Piping used for effluent or non-potable water is marked with "three-inch minimum width purple tape and one-inch black or white contrast lettering with the continuous words of 'CAUTION--RECLAIMED WATER' permanently affixed at ten-foot intervals atop all horizontal piping, laterals and mains. Identification tape shall extend to all valve boxes and/or vaults and exposed piping." Purple colored pipe with the same continuous wording printed on opposite sides of the pipe is an accepted alternative to purple tape. Purple is used as the international symbol for reclaimed water.

Hose bibs are prohibited in areas open to the public. In these areas, quick coupling valves are used, and again these have to be properly labeled. In addition, a special coupler key is required for opening and closing the valve to prevent unauthorized use. Backflow prevention assemblies must be maintained and tested annually by a certified tester. These also must be clearly labeled for reclaimed water.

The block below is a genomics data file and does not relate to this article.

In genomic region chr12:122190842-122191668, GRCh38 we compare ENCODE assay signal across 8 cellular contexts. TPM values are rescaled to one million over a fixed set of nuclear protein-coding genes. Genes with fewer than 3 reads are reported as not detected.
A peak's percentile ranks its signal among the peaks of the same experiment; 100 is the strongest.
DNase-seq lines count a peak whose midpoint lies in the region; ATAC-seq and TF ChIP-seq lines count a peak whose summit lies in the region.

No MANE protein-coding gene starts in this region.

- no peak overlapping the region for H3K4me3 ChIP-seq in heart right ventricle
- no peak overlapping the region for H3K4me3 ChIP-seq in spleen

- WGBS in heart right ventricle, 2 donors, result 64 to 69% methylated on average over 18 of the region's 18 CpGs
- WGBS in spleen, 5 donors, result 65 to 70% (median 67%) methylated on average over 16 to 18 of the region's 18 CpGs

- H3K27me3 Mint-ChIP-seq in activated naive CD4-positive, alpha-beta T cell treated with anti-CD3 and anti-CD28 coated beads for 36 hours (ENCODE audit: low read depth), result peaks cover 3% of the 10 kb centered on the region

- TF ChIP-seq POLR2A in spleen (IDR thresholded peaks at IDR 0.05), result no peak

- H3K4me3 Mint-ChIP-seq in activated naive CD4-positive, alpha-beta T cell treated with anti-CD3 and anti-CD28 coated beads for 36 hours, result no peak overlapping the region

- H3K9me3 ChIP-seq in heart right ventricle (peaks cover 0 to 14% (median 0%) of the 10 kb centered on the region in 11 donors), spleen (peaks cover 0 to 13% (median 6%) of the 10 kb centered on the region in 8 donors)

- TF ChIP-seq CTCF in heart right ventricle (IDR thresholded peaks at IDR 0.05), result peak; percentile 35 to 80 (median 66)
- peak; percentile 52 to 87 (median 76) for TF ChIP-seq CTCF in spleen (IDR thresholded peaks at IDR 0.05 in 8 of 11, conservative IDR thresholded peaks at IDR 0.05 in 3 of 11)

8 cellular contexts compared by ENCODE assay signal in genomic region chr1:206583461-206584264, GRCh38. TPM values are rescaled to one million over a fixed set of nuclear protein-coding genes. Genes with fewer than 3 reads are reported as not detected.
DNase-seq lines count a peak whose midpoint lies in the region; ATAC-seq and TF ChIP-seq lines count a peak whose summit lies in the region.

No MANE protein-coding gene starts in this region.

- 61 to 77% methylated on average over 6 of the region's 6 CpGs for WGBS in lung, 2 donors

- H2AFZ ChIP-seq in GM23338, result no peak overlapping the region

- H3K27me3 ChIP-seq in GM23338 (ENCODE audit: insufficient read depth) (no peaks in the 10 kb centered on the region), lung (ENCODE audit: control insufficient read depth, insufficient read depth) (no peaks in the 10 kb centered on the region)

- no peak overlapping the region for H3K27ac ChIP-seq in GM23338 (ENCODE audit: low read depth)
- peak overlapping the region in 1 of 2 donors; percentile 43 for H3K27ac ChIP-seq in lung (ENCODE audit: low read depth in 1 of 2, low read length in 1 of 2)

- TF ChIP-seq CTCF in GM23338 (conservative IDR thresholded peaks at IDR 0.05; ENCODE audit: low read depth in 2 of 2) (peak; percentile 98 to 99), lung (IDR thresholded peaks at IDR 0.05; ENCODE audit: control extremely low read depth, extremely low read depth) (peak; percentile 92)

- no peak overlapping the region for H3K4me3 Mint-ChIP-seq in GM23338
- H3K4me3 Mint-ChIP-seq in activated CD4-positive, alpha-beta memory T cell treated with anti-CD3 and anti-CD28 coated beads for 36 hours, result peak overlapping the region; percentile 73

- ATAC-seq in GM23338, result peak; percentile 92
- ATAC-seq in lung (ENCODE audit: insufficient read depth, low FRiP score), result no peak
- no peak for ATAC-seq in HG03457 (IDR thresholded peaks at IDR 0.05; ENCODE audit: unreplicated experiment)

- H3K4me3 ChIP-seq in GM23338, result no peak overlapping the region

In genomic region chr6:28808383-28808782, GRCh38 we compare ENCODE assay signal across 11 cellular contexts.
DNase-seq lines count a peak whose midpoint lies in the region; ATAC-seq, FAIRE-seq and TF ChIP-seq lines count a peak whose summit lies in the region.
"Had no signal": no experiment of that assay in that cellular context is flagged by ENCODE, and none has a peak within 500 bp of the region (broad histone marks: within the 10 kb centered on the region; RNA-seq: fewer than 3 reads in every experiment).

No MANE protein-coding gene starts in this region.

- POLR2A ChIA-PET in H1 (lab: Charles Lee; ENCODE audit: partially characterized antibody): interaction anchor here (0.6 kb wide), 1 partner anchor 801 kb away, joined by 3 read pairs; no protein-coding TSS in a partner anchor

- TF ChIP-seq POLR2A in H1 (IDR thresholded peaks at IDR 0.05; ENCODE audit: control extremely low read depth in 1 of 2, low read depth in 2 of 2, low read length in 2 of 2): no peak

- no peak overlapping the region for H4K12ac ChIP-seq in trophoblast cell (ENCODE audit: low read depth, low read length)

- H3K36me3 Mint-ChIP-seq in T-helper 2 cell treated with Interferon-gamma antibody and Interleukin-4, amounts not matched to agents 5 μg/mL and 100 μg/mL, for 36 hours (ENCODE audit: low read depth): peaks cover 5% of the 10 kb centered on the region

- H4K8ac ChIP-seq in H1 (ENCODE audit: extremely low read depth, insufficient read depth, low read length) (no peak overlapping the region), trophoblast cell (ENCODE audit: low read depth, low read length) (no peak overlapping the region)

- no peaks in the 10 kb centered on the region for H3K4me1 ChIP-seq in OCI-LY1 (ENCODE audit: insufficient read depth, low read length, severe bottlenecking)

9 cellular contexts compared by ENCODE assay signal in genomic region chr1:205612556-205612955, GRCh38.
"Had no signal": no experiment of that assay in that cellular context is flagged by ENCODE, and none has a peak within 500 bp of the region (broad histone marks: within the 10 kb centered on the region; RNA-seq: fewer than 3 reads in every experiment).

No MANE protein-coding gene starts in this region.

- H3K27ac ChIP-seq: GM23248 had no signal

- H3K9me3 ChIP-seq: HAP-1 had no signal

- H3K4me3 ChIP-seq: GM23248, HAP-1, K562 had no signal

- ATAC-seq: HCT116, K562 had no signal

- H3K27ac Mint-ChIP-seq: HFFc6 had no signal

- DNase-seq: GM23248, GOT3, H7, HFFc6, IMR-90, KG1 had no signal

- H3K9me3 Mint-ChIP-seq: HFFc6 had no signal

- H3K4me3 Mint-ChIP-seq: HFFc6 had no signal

If an irrigation system is served by potable water and non-potable water, the potable water must be marked and tagged with yellow tape and tags. "These tags must indicate that the water should not be consumed, example: 'RECLAIMED WATER--DO NOT DRINK'."

All of the precautionary measures required may appear to be more trouble than they are worth, but if you are located in an area prone to drought, water shortages, and water restrictions, having this water available for your irrigation purposes is unquestionably worth it.